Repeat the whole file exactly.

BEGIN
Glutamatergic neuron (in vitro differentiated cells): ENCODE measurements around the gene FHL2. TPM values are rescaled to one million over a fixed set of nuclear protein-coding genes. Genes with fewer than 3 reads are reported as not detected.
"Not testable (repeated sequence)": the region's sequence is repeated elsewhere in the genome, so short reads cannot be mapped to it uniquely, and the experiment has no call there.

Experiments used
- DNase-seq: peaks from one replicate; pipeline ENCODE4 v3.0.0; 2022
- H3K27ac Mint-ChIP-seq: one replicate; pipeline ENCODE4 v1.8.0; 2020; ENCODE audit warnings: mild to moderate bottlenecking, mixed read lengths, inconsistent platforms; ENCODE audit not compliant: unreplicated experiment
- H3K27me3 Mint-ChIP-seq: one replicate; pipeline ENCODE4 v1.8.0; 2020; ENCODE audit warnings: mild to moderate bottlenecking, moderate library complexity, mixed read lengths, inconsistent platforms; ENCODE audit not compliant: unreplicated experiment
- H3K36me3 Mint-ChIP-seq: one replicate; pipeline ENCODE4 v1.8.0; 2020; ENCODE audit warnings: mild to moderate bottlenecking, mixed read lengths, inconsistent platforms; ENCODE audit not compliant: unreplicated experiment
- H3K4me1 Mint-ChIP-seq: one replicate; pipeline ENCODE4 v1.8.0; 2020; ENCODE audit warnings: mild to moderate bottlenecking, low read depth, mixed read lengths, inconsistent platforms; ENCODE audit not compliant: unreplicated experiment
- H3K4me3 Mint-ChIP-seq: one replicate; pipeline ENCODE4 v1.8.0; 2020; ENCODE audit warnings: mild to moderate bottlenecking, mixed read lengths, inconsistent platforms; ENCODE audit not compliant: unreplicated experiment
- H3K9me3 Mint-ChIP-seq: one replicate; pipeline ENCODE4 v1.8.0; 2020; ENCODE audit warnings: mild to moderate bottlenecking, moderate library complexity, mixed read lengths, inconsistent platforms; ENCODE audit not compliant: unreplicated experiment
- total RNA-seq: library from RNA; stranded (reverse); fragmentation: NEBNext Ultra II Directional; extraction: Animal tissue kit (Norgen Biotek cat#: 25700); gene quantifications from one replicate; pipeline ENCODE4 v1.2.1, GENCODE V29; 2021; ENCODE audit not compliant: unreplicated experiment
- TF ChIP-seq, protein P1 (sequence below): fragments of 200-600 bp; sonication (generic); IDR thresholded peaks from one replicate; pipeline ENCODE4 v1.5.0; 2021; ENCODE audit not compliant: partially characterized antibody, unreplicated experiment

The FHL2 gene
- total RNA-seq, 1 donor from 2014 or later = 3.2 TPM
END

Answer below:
Glutamatergic neuron (in vitro differentiated cells): ENCODE measurements around the gene FHL2. TPM values are rescaled to one million over a fixed set of nuclear protein-coding genes. Genes with fewer than 3 reads are reported as not detected.
"Not testable (repeated sequence)": the region's sequence is repeated elsewhere in the genome, so short reads cannot be mapped to it uniquely, and the experiment has no call there.

Experiments used
- DNase-seq: peaks from one replicate; pipeline ENCODE4 v3.0.0; 2022
- H3K27ac Mint-ChIP-seq: one replicate; pipeline ENCODE4 v1.8.0; 2020; ENCODE audit warnings: mild to moderate bottlenecking, mixed read lengths, inconsistent platforms; ENCODE audit not compliant: unreplicated experiment
- H3K27me3 Mint-ChIP-seq: one replicate; pipeline ENCODE4 v1.8.0; 2020; ENCODE audit warnings: mild to moderate bottlenecking, moderate library complexity, mixed read lengths, inconsistent platforms; ENCODE audit not compliant: unreplicated experiment
- H3K36me3 Mint-ChIP-seq: one replicate; pipeline ENCODE4 v1.8.0; 2020; ENCODE audit warnings: mild to moderate bottlenecking, mixed read lengths, inconsistent platforms; ENCODE audit not compliant: unreplicated experiment
- H3K4me1 Mint-ChIP-seq: one replicate; pipeline ENCODE4 v1.8.0; 2020; ENCODE audit warnings: mild to moderate bottlenecking, low read depth, mixed read lengths, inconsistent platforms; ENCODE audit not compliant: unreplicated experiment
- H3K4me3 Mint-ChIP-seq: one replicate; pipeline ENCODE4 v1.8.0; 2020; ENCODE audit warnings: mild to moderate bottlenecking, mixed read lengths, inconsistent platforms; ENCODE audit not compliant: unreplicated experiment
- H3K9me3 Mint-ChIP-seq: one replicate; pipeline ENCODE4 v1.8.0; 2020; ENCODE audit warnings: mild to moderate bottlenecking, moderate library complexity, mixed read lengths, inconsistent platforms; ENCODE audit not compliant: unreplicated experiment
- total RNA-seq: library from RNA; stranded (reverse); fragmentation: NEBNext Ultra II Directional; extraction: Animal tissue kit (Norgen Biotek cat#: 25700); gene quantifications from one replicate; pipeline ENCODE4 v1.2.1, GENCODE V29; 2021; ENCODE audit not compliant: unreplicated experiment
- TF ChIP-seq, protein P1 (sequence below): fragments of 200-600 bp; sonication (generic); IDR thresholded peaks from one replicate; pipeline ENCODE4 v1.5.0; 2021; ENCODE audit not compliant: partially characterized antibody, unreplicated experiment

The FHL2 gene
- total RNA-seq, 1 donor from 2014 or later = 3.2 TPM